nep-net New Economics Papers
on Network Economics
Issue of 2015‒11‒07
nine papers chosen by
Yi-Nung Yang
Chung Yuan Christian University

  1. Compliance Behavior in Networks: Evidence from a Field Experiment By Drago, Francesco; Mengel, Friederike; Traxler, Christian
  2. Levelling the playing field: On the missing role of network externality in designing renewable energy technology deployment policies By Wei Jin; ZhongXiang Zhang
  3. India’s Air Traffic System: Network Topologies, Hierarchies and Evolution By Huber, Hans
  4. Liquidity Risk, Bank Networks, and the Value of Joining the Federal Reserve System By Charles W. Calomiris; Matthew Jaremski; Haelim Park; Gary Richardson
  5. Offshoring, Relationship-Specificity, and Domestic Production Networks By FURUSAWA Taiji; ITO Keiko; INUI Tomohiko; Heiwai TANG
  6. Systemic Loops and Liquidity Regulation By Aldasoro, Iñaki; Faia, Ester
  7. Spatial vs. Social Network Effects in Risk Sharing By Aida, Takeshi
  8. Friends or traders? Do social networks explain the use of market mechanisms by farmers in India By Songsermsawas, Tisorn; Baylis, Kathy; Chhatre, Ashwini; Michelson, Hope; Prasanna, Satya
  9. Centrality of regions in R&D networks: Conceptual clarifications and a new measure By Laurent Bergé; Iris Wanzenböck; Thomas Scherngell

  1. By: Drago, Francesco (University of Naples Federico II); Mengel, Friederike (University of Essex); Traxler, Christian (Hertie School of Governance)
    Abstract: This paper studies the spread of compliance behavior in neighborhood networks involving over 500,000 households in Austria. We exploit random variation from a field experiment which varied the content of mailings sent to potential evaders of TV license fees. Our data reveal a strong treatment spillover: 'untreated' households, who were not part of the experimental sample, are more likely to switch from evasion to compliance in response to the mailings received by their network neighbors. We analyze the spillover within a model of communication in networks based on DeGroot (1974). Consistent with the model, we find that (i) the spillover increases with the treated households' eigenvector centrality and that (ii) local concentration of equally treated households produces a lower spillover. These findings carry important implications for enforcement policies.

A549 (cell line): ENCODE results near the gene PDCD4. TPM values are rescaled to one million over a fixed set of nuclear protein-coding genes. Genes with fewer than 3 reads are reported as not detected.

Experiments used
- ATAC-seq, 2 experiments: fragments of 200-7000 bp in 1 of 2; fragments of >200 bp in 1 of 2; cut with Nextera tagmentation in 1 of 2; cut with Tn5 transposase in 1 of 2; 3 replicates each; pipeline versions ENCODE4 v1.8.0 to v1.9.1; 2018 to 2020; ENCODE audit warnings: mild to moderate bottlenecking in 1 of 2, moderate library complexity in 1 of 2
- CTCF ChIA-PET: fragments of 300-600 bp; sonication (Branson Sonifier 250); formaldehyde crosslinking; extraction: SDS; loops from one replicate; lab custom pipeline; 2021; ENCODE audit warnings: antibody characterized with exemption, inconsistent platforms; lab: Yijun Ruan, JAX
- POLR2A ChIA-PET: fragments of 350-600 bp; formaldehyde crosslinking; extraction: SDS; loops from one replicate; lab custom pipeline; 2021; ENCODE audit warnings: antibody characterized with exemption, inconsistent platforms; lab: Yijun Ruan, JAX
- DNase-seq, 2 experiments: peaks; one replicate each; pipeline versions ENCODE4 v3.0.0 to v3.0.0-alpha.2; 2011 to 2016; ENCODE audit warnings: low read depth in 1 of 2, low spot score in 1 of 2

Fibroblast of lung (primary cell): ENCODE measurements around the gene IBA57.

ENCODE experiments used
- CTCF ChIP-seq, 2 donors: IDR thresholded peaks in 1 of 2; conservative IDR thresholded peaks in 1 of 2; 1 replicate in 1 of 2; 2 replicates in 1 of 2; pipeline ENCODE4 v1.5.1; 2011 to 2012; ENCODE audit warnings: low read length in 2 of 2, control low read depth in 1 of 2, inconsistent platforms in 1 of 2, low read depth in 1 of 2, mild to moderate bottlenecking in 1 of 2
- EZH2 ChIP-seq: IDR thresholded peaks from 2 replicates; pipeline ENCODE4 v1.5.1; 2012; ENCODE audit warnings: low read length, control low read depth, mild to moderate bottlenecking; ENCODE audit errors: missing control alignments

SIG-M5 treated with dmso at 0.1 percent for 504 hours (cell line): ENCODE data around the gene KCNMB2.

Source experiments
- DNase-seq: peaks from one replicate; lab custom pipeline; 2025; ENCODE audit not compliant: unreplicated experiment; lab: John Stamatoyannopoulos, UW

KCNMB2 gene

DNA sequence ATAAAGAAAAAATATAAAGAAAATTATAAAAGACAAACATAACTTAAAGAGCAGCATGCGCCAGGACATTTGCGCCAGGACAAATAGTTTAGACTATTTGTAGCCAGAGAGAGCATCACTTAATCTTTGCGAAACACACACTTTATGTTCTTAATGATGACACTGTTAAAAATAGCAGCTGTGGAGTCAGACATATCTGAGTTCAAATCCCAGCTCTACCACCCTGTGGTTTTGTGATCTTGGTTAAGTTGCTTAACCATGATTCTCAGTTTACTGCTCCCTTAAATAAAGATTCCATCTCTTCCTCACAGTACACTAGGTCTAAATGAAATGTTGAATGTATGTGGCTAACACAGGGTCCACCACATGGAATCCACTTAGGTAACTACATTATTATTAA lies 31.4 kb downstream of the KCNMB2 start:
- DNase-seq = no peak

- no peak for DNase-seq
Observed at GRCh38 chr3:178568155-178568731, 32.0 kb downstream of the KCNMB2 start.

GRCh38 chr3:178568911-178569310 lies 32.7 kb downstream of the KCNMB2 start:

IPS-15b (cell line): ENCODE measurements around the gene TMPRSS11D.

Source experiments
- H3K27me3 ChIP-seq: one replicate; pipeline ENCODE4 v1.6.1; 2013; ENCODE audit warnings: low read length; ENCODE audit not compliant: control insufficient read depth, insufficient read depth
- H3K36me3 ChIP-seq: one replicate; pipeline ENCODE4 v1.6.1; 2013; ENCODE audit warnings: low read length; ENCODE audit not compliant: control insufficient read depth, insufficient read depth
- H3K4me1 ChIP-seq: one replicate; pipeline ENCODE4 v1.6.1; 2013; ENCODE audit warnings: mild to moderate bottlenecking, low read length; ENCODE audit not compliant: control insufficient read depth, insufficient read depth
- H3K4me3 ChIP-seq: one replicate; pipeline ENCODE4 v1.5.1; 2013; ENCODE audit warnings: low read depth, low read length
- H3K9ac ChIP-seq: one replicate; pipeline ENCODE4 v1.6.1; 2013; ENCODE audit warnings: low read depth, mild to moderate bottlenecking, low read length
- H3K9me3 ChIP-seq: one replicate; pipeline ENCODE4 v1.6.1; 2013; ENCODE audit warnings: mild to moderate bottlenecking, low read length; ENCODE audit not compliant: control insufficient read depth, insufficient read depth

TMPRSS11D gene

Keywords: neighborhood networks, social learning, spillover, evasion, field experiment
    JEL: D8 H26 Z13
    Date: 2015–10
  2. By: Wei Jin (School of Public Policy, Zheijang University); ZhongXiang Zhang (College of Management and Economics, Tianjin University)
    Abstract: In creating a level playing field that facilitates the deployment of renewable energy technology (RET), the traditional energy policy regime based on eliminating RET’s cost gaps versus fossil energy technology (FET) may be not sufficient. Building on an economic model of energy technology adoption that features network externality, this paper takes an explicit account of the potential importance of network externality in the design of RET adoption policies. We argue that as incumbent FET has established pervasive deployment and installed base advantages within the existing energy production, distribution and service network, it would create a network externality mechanism that makes it difficult to dislodge the dominant FET-based technological regime, leading to an inertia against the adoption of newly emerging RET even if energy policy regulations have been put in place to eliminate RET’s cost disadvantage. We hence propose that a reformulation of RET policy paradigm should consider extending the traditional scheme centring on eliminating cost gap to a new one that corrects for both cost and network externality gaps.
    Keywords: renewable energy deployment; energy technology adoption; network externality; climate technology policies
    JEL: Q41 Q42 Q48 Q54 Q55 Q58 H23 O13
    Date: 2015–10
  3. By: Huber, Hans